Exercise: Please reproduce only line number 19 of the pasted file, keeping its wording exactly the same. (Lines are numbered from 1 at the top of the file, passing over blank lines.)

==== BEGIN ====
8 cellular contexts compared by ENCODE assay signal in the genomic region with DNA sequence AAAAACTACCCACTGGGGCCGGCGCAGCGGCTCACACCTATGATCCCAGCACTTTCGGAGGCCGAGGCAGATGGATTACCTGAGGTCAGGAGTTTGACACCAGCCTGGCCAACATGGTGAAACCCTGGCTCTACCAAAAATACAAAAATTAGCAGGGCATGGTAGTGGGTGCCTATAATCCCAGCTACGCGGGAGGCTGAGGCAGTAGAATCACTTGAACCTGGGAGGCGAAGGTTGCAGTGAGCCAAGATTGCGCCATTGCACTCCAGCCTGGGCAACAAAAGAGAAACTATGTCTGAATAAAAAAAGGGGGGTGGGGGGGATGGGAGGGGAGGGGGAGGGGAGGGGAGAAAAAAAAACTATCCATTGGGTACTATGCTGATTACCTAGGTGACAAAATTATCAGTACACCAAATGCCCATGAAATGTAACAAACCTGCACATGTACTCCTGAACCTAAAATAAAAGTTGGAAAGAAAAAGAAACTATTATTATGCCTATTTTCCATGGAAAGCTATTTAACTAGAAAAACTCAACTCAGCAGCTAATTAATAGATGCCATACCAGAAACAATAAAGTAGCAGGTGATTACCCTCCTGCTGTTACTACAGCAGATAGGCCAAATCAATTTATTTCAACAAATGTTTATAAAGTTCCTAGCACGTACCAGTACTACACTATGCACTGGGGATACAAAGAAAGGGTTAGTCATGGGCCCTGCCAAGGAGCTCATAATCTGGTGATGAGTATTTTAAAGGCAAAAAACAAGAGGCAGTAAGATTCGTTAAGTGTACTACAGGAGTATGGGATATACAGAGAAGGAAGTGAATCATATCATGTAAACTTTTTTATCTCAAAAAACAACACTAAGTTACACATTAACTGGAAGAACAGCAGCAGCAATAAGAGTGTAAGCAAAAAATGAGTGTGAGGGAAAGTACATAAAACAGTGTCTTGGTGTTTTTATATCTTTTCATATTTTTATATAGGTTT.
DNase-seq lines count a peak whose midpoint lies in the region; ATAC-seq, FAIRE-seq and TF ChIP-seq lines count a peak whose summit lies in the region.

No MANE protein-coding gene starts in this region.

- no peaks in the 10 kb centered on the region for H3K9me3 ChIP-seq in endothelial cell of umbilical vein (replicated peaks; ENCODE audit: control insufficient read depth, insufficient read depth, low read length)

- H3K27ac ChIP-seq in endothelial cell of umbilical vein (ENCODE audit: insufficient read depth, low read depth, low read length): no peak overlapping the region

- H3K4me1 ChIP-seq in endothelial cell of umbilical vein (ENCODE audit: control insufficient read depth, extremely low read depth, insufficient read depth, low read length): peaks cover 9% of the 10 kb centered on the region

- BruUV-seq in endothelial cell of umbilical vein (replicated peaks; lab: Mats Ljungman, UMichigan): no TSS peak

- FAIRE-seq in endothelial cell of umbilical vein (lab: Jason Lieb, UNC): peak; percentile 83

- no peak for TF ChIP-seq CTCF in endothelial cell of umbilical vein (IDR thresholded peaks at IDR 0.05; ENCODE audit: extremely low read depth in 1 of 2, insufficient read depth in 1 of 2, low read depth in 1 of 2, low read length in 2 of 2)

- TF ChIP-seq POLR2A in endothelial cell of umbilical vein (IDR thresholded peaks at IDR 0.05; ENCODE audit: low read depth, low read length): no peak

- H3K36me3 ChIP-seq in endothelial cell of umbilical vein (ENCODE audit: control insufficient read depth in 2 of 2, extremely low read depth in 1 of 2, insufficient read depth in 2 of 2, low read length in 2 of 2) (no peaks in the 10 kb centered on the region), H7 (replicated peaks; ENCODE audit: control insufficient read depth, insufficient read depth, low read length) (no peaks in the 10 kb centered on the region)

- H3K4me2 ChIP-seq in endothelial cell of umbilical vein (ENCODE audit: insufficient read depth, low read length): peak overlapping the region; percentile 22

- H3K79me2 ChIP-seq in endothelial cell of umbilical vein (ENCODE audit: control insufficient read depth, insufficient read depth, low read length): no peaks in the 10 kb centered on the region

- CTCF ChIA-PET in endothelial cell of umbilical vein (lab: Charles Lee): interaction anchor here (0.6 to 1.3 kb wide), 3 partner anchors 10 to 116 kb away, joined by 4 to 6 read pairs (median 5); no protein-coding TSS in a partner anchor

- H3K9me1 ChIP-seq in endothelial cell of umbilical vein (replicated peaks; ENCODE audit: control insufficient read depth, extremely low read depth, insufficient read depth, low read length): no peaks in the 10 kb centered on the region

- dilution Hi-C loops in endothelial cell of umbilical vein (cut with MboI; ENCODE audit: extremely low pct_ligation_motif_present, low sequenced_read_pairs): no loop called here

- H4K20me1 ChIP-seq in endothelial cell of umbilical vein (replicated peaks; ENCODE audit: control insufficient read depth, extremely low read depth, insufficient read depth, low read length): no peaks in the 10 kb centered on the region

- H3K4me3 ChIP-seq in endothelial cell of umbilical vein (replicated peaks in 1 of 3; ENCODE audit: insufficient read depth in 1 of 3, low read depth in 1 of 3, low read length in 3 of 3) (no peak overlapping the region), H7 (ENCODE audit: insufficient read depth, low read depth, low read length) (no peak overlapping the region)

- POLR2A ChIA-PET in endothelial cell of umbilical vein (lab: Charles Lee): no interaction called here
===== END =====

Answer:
- POLR2A ChIA-PET in endothelial cell of umbilical vein (lab: Charles Lee): no interaction called here